I’ve been using Sketchup since Sketchup 6. Many years of good times and good models! So I guess I should start myself a Gallery Page.
To start, here are a couple of links to Mozilla Hubs worlds that all used Sketchup 2017 to build, before moving to Blender to do lighting and export.
Here is a screenshot from a virtual reality hall where we hold meetings for our local SCA group. I made it in sketchup 2017, starting with the concept of the Knight’s Hall from the Abbey of Mont St. Michel. I baked a light map onto it using Blender. The VR platform is Mozilla Hubs.
Here is something I made a long time ago. I’ve performed the room on three VR platforms: Sansar, Mozilla Hubs, and Altspace. This is called the Atmosphere Lounge. I made the building, the tables, and the robot in Sketchup 2017, and the lighting in this particular example is calculated by Mozilla Hubs on the fly.
Here is a second screenshot of the Atmosphere Lounge mentioned above. I’m a new forum user, and can only post one picture per post.
This is a cosy hall Called Whystic Lodge that I used to have in the VR platform Altspace. It was built in Sketchup, and all the lighting for it is done in Unity.
Here’s another angle of the above (new user, 1 photo per post)
And another view within the above room, showing a different area (new user, 1 pic per post)
The next few posts show rooms I was hired to build for a Canadian virtual reality conference (VRTO) that was held in Mozilla Hubs.
This was the main conference lobby, and like all the following, it was built in Sketchup 2017 and lit in Blender with a baked lightmap.
This was the Auditorium made as part of the same project above (new user, 1 pic per post).
This was a breakout space as part of the same project above (new user, 1 pic per post)
And finally, the last screen I have from the project above (new user, 1 pic per post). This one is the VIP lounge.
Here is a blog post that showcases two of the worlds I made in Sketchup 2017 for the virtual world: Sansar.
You’ll see pictures of the Bridge Room I made there and also Whyst Garden. Whyst Garden is made in Sansar with small modular parts… I think about 7 architectural parts… that I made in Sketchup 2017. They are as basic as walls, windows, columns, moldings, roofs, and floors. There are a few objects there that were made by others including the trees and the sphinx sculptures. These environmentals are all lit/rendered procedurally by the VR platform.
Some very fun work here. Bravo.
Nice work. I’d be interested in knowing more about your workflow (SU + Blender it sounds like) and producing and publishing such VR.
Hi there RTCool!
For the Atmosphere Lounge room, I didn’t do any light rendering for Sansar or for Mozilla Hubs. The light is calculated by the VR tools for these - just set up sun, brightness, tick shadows, etc. Mozilla Hubs, though, I usually do a light baking in Blender, because seeing Atmosphere Lounge on mobile, is nothing but flat no shading. You have to view things on desktop/laptop on Hubs in order to see the lighting.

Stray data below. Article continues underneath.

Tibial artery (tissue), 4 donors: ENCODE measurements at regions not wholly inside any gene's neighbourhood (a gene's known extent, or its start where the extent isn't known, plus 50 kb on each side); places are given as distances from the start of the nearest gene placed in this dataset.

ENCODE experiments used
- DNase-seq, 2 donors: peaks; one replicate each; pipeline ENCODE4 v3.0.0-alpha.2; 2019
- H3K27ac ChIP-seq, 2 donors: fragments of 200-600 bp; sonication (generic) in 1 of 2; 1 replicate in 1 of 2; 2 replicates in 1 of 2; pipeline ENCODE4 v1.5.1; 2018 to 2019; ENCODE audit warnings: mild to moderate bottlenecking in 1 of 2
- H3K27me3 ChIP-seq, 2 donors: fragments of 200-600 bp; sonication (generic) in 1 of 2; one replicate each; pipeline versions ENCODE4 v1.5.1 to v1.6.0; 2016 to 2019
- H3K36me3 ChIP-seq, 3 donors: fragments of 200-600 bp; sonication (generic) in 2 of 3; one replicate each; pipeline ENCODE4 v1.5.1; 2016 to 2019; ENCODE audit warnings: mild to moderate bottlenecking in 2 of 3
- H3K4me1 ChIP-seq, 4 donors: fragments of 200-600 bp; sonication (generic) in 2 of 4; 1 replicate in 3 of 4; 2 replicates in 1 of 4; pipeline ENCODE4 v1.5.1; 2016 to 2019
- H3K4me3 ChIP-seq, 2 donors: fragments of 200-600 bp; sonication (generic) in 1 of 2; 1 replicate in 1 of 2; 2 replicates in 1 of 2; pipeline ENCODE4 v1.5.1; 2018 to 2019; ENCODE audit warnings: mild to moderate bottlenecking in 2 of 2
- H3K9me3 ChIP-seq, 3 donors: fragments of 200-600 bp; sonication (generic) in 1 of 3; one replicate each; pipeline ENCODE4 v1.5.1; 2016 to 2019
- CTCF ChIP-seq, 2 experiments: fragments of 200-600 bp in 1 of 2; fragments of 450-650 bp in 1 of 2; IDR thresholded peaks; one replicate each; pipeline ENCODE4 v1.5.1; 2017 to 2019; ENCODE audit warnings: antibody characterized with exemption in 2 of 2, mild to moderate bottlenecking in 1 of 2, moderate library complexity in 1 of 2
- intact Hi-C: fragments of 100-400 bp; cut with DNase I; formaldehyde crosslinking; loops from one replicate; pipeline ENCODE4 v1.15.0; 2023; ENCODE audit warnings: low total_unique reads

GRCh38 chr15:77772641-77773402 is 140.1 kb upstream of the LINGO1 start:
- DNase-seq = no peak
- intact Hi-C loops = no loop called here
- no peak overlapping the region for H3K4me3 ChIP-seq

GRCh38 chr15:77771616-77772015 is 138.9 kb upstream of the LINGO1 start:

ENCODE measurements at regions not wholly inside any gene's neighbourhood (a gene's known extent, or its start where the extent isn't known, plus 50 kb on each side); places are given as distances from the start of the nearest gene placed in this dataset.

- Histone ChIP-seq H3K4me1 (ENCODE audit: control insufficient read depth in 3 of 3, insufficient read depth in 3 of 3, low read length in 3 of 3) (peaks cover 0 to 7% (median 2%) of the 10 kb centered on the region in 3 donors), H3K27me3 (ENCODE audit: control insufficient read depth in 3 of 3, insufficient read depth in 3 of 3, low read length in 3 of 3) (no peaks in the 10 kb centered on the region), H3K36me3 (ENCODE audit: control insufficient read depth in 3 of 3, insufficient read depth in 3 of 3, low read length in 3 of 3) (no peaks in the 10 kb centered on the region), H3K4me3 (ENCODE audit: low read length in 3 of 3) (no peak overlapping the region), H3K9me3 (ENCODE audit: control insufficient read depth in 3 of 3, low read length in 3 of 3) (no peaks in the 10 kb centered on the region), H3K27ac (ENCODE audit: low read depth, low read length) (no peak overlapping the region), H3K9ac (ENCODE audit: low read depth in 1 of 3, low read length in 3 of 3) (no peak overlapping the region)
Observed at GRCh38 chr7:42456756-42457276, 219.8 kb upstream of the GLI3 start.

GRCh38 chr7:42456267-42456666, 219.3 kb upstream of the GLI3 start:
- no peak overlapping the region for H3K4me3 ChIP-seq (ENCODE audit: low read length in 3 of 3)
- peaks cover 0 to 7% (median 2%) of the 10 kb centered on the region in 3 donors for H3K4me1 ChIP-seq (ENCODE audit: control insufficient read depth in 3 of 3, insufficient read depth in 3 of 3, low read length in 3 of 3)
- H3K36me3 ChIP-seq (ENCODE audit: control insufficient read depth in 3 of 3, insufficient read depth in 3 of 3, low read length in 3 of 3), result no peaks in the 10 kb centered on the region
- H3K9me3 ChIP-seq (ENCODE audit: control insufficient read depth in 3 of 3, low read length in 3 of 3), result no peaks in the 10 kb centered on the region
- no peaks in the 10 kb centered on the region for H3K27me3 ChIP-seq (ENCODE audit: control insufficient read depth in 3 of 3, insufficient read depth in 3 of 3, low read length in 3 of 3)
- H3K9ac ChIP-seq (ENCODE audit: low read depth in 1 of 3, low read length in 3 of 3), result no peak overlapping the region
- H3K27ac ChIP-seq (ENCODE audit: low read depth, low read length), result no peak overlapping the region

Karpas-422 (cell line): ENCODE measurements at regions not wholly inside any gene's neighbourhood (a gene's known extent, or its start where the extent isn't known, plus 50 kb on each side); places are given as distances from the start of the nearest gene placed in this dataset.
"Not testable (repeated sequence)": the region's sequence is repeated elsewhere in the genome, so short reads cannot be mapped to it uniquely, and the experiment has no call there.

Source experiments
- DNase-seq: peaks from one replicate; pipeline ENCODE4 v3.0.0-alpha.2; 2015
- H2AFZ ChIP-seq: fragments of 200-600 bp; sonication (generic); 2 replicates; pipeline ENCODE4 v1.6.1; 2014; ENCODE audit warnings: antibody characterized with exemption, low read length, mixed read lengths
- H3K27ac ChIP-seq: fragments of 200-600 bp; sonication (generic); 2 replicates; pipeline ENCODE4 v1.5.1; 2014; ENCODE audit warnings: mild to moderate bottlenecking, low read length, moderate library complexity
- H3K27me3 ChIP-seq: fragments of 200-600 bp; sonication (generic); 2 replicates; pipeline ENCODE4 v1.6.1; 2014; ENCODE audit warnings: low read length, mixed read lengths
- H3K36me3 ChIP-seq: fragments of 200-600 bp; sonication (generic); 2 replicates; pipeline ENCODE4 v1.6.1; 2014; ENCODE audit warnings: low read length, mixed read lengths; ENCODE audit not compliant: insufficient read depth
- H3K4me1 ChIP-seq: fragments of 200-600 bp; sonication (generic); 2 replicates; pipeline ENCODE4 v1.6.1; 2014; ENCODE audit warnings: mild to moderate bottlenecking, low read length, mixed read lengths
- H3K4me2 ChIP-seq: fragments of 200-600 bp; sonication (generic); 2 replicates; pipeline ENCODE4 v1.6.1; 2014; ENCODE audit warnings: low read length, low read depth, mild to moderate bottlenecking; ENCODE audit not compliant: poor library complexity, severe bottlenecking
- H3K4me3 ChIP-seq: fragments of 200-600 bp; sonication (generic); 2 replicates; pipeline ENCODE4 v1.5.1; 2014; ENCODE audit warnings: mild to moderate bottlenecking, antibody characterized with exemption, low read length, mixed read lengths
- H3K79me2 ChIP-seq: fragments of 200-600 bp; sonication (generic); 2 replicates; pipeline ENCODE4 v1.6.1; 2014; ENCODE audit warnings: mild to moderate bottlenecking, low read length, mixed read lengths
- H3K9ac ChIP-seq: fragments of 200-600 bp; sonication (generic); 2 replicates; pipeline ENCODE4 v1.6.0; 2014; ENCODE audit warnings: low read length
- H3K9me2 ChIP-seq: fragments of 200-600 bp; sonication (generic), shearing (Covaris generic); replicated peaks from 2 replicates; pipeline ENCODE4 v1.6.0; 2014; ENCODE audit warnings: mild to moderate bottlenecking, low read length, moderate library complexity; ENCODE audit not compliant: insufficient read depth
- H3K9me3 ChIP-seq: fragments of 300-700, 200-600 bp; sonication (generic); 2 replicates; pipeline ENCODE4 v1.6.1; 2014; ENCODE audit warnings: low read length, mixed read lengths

The lightmap for the Altspace version was done in Unity, as Altspace is Unity based.
Most of this stuff is a new world to me, except for looking into Blender a little. The only VR thing I’ve done is a spherical panorama with SU Podium, which then needs a host to play it.
So, you create your model in SketchUp and then go to Blender for light baking? Is that a one-way trip and then out to VR formats, or does the light baking come back into SketchUp?
There is an extra step I take, which probably doesn’t need to be done if you know Blender well enough.
I separate my sketchup model into parts based on each of the materials used. Usually that can run between 7 and 14 models. I save them each separate them.
Then I import each of them into accutrans, or another similar program to make sure all the parts (of the part) are together. You see, what happens with Sketch is that each bit that isn’t connected to other bits is considered it’s own material somehow in Blender (and also in accutrans). So in accutrans, I will merge everything into one material, and then export the part (select a face with the material, and then choose select all by material). I do this with all the parts.
Then , I import all the parts into Blender and join them together into one model (right click, choose join), and I go through the process of light baking, which is very well documented on youtube. In fact, if you go to the Mozilla Hubs youtube, there is a good part of one video specifically outlining how to light bake in blender for Hubs.
Sketchup (build and save models for each of the materials in dae format)
Accutrans (to unify each material-based model by merging and export a model for each material in obj format)
Blender (after importing all models and “joining” , then for lightbaking and export - see mozilla hubs tutorials on youtube for baking and exporting information)
Mozilla’s Spoke (for positioning and set … this is an online service to set things up for Mozilla Hubs)
Mozilla Hubs (viewing and hanging out with friends in your new VR room )